Emotional Giftedness of a 4 Year Old
By Inderbir Kaur Sandhu, Ph.D
Our 4 year old son, while not formally tested, is highly gifted. He has had
a love of numbers and letters at a very early age and was reading by the
time he was 18mths. He has a photographic memory and is now reading and
doing maths probably at 10 year old level. He continually amazes us but
my question is how can we make him tougher, not so sensitive/affectionate
with his peers. His peers like to play tackle while he prefers to hug and
Don't get me wrong, he loves to play outdoors and run around but
his peers seem tougher and i guess in a way more aggressive in their play
(at a toddler level of course) and we would like to see our son more like
that as our fear is that once he starts school in 2014, he may be alienated
or worse, bullied, because he is too sensitive and affectionate (we know,
normal for gifted children). He currently attends a Montessori kinder
and while he loves attending, he is very sensitive to the other children and
often assists the other children with their activities (finishing puzzles /
activities for them).
We want to start him in a sport this year, is there anything else we can
do or do we just accept that this is how he is?
Your description indicates a gifted child with distinct traits in terms
of emotional sensitivity quite common amongst the gifted. First and
foremost, parents need to understand gifted children with heightened
emotional sensitivity. Being aware is very important and it is quite
clear that you understand that his gifts may make him a little different
from his peers, which is something parents need to accept and help
children accept their difference as well.
In terms of emotional sensitivity, gifted children tend to have both
passion (depth of feelings) and compassion (sense of caring). Passionate
people appear to form deep attachments - they think with their feelings.
Compassion is the sense of caring most gifted children show for others
(as in the case of your son), which enables them to make commitments
from a desire to decrease the pain they see others suffering (e.g.,
helping other kids complete their work - he may see them as struggling).
He may, in time to come feel more compassion that may cause some
emotional pain (e.g., relate intensely to the suffering of the world
around them). These children would focus on the potential of people
rather than on their faults, therefore they can be very forgiving as
well. This is emotional giftedness.
Perhaps even now of in time to come, you may find that your child is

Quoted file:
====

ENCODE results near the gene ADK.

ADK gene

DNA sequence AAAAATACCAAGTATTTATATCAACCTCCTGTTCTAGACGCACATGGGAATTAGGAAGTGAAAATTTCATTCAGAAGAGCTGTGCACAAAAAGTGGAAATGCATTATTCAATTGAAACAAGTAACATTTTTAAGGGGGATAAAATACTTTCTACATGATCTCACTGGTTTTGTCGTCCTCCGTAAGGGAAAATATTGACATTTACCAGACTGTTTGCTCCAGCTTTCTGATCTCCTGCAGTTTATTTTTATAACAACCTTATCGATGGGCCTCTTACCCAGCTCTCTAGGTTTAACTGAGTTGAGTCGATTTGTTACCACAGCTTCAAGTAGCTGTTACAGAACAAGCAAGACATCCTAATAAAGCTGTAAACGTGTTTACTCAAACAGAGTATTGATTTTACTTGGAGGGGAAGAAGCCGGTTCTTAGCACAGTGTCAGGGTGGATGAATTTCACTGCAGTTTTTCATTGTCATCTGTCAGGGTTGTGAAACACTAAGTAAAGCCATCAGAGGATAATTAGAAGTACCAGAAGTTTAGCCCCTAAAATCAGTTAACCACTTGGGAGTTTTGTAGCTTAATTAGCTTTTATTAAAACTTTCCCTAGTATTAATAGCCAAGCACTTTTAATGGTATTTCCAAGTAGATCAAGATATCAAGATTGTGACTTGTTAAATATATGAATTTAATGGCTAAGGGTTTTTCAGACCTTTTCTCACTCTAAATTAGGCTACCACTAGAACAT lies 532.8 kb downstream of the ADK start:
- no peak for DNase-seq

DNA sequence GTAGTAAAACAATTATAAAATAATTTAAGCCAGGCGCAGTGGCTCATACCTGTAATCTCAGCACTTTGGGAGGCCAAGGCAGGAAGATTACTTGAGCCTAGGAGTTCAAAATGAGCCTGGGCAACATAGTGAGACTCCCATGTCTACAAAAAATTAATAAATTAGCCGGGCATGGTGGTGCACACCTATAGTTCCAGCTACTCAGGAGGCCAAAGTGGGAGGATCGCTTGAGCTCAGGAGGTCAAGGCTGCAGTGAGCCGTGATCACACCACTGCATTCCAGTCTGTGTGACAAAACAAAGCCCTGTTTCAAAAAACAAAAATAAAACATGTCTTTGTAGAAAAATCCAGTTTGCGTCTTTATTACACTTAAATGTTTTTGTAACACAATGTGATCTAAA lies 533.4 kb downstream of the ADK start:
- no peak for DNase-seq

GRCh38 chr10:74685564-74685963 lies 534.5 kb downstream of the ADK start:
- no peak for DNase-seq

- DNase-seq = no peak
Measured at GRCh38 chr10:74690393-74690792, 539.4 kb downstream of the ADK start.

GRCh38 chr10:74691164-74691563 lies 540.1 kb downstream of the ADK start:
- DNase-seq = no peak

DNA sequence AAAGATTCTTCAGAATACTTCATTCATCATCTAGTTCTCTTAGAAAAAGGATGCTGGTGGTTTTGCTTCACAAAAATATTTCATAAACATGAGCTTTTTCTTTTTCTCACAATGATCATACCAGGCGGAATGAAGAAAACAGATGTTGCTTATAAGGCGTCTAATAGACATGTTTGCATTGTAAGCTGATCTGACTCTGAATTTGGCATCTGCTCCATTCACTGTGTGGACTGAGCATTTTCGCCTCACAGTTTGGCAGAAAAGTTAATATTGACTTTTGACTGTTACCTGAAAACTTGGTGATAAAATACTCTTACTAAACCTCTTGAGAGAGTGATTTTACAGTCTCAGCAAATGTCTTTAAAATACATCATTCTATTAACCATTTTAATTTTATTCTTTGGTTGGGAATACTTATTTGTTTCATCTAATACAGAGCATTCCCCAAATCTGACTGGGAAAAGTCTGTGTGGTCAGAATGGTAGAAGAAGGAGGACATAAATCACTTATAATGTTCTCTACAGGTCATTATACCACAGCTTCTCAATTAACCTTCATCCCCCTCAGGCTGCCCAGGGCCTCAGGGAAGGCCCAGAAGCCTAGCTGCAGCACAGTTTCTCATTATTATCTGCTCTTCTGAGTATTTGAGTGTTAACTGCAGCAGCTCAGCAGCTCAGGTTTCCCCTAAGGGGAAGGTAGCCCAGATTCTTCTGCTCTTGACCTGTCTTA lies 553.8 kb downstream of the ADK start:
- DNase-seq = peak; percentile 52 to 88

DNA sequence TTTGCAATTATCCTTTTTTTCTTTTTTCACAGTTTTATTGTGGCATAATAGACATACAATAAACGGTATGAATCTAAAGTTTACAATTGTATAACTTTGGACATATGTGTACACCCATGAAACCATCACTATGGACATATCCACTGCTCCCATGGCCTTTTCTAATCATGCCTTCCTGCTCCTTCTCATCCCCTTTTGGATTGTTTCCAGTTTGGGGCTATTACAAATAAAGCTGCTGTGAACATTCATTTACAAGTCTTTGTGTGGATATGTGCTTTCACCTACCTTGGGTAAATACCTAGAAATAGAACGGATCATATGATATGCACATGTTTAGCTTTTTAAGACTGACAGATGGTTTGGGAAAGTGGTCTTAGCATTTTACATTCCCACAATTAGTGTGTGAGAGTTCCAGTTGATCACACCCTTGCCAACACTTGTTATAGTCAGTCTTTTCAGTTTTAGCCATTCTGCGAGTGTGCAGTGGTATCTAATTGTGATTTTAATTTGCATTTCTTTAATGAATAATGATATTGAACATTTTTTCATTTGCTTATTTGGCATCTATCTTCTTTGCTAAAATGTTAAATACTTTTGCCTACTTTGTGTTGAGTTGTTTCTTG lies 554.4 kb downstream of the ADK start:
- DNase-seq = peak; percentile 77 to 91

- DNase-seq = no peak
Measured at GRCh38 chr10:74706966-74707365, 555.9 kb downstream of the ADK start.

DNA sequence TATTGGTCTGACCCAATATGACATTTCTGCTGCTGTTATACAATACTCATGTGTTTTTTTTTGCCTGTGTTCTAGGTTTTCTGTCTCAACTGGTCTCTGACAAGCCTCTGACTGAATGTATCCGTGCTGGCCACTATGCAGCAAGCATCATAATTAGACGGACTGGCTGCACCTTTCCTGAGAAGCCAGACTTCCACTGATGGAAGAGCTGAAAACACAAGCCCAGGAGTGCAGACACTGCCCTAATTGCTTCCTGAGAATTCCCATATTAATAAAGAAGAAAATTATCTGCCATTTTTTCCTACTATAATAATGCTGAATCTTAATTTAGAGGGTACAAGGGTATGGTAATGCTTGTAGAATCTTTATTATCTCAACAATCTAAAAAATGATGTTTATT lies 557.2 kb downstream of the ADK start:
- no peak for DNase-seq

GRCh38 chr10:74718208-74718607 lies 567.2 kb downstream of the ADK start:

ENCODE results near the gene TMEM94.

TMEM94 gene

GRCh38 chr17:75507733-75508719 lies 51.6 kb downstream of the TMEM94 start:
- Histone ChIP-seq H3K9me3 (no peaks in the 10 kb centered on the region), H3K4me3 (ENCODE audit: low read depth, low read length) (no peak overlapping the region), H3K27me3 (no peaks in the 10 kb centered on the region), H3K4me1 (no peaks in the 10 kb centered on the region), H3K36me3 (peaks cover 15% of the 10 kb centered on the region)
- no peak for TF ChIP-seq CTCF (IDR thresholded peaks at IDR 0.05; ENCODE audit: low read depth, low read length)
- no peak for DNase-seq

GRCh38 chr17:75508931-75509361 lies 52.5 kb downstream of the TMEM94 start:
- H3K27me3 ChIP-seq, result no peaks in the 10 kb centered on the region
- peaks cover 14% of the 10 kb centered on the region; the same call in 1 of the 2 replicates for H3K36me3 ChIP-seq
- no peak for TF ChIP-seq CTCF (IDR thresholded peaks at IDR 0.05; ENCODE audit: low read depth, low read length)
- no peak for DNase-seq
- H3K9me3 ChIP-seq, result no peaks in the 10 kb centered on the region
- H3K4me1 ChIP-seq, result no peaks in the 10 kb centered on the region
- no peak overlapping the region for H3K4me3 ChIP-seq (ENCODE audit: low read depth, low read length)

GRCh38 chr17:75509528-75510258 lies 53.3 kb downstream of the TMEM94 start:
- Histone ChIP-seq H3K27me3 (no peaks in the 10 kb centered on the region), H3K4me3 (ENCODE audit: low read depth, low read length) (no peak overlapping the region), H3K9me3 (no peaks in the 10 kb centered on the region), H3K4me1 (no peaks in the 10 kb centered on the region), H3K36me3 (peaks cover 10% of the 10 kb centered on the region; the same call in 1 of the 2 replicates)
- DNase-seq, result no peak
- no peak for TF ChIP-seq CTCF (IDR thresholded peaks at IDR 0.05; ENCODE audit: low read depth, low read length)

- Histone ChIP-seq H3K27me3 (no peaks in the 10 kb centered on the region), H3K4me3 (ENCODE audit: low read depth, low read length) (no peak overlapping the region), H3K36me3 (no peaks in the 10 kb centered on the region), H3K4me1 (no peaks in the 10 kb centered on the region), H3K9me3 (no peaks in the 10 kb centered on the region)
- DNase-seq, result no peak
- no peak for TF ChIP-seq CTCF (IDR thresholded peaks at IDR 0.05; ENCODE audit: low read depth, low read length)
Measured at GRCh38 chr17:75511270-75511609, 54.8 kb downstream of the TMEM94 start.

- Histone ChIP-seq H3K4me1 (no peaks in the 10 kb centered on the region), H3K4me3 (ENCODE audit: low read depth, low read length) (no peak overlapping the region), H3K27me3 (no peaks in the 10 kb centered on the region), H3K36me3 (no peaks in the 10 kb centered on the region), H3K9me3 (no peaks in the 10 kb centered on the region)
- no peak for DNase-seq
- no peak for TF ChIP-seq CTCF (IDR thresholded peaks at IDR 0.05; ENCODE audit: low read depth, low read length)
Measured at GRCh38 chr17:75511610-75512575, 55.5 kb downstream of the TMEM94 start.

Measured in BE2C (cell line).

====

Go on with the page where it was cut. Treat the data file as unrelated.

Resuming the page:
highly empathic and are able to somewhat experience the pain of others.
An incident at school (which may not have anything to do with them) may
upset them so much that they would appear moody all day but unable to
explain why. Unfortunately, with so many feelings they experience,
especially when they are very young, it becomes hard for them to
differentiate if the feelings are directly or indirectly connected to
them. Therefore, it is crucial that they learn to differentiate their
own feelings and experiences from others - they need to learn to feel
with the others rather than feel for others.
You will also find that he would continuously help other children to
enable him to “ease their suffering” - the ultimate goal would be to
make the other person happy. When they feel unsuccessful, they may just
withdraw and alienate themselves instead. This is because they feel a
sense of great responsibility for the feelings of others. Some cope by
avoiding negative situations (situations that may produce negative
feelings), which in turn has a negative outcome - isolation and possible
disconnection from other children.
Parents may use a few strategies to intervene. Understanding the depth
of your child sensitivity is important. Monitor situations when your
child gets easily influenced and upset. Help them understand that they
are not responsible for every negative outcome and that everyone
involved is responsible what happens and for their own feelings as well.
You may use soft toys to create a situation to teach your son given his
tender age. You can also use mental imagery for example building an
invisible wall to show separation of feelings.
Many highly emotional gifted children would give happily - an act that
gives them satisfaction that they had made someone else happy. E.g., in
cases of natural disasters, these kids need to do something to help them
feel that they have made a difference, however small it may be for
adult. Parents should allow and encourage this as the act is very
emotionally rewarding for them. However, they need to learn that giving
or helping indiscriminately may cause the other party to feel a “sense
of obligation” to return the favour. Parents need to help children
Getting him involved in sports is an excellent way of indulging in
physical activities. It may not make him any more “aggressive” than he
is now, but it helps the mental & emotional balance as the energy is
channeled elsewhere. Allow him a variety of sporting activity and see
what he enjoys most. Try not to force him into anything, as that would
be detrimental. Try not to think too far ahead about his sensitivities -
help him understand his intense feelings bit by bit. He will always be a
sensitive child - all he needs is to understand himself and distinguish
his feelings from others. The fact that you are aware of his emotional
intensity, I believe he is in good hands and would be able to manage
well in formal school. An interesting read for you:
Gifted children: Emotionally immature or emotionally intense?
All the best in your journey!